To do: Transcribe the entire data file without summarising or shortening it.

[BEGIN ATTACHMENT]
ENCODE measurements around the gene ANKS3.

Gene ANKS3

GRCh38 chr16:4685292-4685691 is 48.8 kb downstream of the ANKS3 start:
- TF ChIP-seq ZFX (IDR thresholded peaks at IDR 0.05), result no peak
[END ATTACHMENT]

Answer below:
ENCODE measurements around the gene ANKS3.

Gene ANKS3

GRCh38 chr16:4685292-4685691 is 48.8 kb downstream of the ANKS3 start:
- TF ChIP-seq ZFX (IDR thresholded peaks at IDR 0.05), result no peak